The Marriage of Heaven and Hell

The Marriage of Heaven and Hell

The Marriage of Heaven and Hell

The Marriage of Heaven and Hell

Synopsis

These two collections of Blake's finest and best-loved poems--printed on vellum--offer the text of each poem in letterpress on the page facing a beautiful color reproduction of the design Blake created to illustrate the particular poem.

Excerpt

The marriage of heaven and hell holds a unique position among the works presented by Blake in his series of Illuminated Books. It came early in the sequence, being preceded only by the Songs of Innocence and The Book of Thel and differs from these and from all the other books by being written principally in prose; and it was Blake's first full-scale attempt to present his philosophic message. Blake was primarily a poet, but both his poetry and his prose were concerned with philosophy, often to the dismay of readers of poetry. He was a philosopherpoet, putting Imagination above Reason and so seemed to upset what is usually regarded as the foundation of the doctrines propounded by his predecessors such as Bacon, Newton, and Locke. They placed God above and separate from Man, whereas Blake regarded human imagination as the essential divine quality 'by which God manifested himself in Man. This was almost equating Man with God and Art with Christianity. Blake had therefore reached the extremity of humanism, an attitude which seemed to his contemporaries, startled by so revolutionary a mode of thought, to be explicable only as a form of insanity. So complete an artist was quite beyond their comprehension.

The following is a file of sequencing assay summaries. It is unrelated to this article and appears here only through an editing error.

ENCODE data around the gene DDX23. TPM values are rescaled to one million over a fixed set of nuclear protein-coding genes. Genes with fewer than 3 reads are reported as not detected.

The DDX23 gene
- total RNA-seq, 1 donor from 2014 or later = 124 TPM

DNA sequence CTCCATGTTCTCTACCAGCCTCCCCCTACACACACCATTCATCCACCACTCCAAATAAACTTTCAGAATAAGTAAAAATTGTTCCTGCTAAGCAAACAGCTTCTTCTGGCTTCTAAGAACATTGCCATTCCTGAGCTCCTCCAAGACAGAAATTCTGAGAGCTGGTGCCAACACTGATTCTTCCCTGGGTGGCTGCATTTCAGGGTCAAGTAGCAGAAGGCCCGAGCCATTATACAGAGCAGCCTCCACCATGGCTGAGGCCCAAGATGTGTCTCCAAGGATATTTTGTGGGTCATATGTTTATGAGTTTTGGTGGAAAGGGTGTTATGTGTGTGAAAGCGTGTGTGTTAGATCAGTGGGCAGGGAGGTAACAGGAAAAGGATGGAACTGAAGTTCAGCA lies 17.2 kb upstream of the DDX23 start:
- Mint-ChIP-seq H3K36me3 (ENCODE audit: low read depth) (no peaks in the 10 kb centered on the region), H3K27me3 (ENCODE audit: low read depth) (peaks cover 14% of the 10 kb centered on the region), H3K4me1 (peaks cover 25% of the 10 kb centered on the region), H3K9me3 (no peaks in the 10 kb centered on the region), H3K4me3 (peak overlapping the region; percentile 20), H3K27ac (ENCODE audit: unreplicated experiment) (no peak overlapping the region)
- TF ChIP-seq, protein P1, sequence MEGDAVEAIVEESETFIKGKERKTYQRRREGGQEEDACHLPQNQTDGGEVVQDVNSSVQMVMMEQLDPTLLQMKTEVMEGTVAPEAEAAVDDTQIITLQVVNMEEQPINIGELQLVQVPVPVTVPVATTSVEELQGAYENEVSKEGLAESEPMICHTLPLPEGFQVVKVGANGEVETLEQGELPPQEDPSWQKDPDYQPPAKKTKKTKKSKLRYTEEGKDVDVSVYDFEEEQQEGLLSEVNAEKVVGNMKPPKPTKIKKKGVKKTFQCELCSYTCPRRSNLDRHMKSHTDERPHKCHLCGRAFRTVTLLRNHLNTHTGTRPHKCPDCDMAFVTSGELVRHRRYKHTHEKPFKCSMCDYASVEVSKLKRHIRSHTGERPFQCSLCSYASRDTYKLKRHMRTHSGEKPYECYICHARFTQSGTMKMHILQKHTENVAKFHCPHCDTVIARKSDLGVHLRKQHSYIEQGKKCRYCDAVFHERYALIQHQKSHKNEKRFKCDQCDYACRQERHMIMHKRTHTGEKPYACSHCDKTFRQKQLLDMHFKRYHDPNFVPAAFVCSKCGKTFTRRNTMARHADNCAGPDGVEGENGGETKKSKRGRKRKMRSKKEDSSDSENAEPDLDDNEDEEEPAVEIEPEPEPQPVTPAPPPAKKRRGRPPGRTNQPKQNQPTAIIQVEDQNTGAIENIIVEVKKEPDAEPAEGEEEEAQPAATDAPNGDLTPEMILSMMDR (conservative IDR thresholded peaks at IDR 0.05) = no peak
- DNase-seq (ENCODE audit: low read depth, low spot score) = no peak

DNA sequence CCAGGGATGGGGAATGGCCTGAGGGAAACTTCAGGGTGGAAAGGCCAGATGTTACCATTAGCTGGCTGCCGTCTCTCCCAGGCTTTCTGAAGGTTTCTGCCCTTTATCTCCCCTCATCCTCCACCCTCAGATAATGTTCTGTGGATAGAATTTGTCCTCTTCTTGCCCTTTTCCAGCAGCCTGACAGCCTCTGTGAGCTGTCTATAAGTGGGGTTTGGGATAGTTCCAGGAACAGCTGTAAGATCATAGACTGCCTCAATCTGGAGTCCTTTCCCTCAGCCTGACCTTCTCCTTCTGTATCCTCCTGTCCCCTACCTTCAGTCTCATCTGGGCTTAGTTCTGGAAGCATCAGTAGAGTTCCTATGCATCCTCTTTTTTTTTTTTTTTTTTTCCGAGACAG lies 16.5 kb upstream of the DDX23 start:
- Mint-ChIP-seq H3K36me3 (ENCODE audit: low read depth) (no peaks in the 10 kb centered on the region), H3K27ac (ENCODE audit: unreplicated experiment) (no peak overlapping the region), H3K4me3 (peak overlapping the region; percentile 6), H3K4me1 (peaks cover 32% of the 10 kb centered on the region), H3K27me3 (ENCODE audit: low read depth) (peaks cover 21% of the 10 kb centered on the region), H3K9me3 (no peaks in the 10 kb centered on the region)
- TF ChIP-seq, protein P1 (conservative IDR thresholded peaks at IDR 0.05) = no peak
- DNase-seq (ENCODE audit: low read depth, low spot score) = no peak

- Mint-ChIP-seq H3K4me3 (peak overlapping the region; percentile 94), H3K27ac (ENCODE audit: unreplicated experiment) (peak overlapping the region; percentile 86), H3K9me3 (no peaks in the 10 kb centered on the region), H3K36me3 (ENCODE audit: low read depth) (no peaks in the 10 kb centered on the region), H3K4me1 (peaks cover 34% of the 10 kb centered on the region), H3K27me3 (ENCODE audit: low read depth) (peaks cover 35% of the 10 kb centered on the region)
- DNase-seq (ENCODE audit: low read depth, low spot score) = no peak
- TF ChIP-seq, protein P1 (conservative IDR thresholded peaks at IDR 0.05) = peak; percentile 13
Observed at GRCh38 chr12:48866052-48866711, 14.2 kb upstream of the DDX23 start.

It is believed that Blake began to compose The Marriage of Heaven and Hell in about 1789, when he was already aged 32, having had ten years since emerging from his apprenticeship as an engraver, during which he developed his mental attitudes by thought and reading. His output as poet and pictorial artist had been limited to the Poetical Sketches of his adolescence and Songs of Innocence and The Book of Thel of his young manhood and a few minor books. His flair for effective use of satire had been . . .

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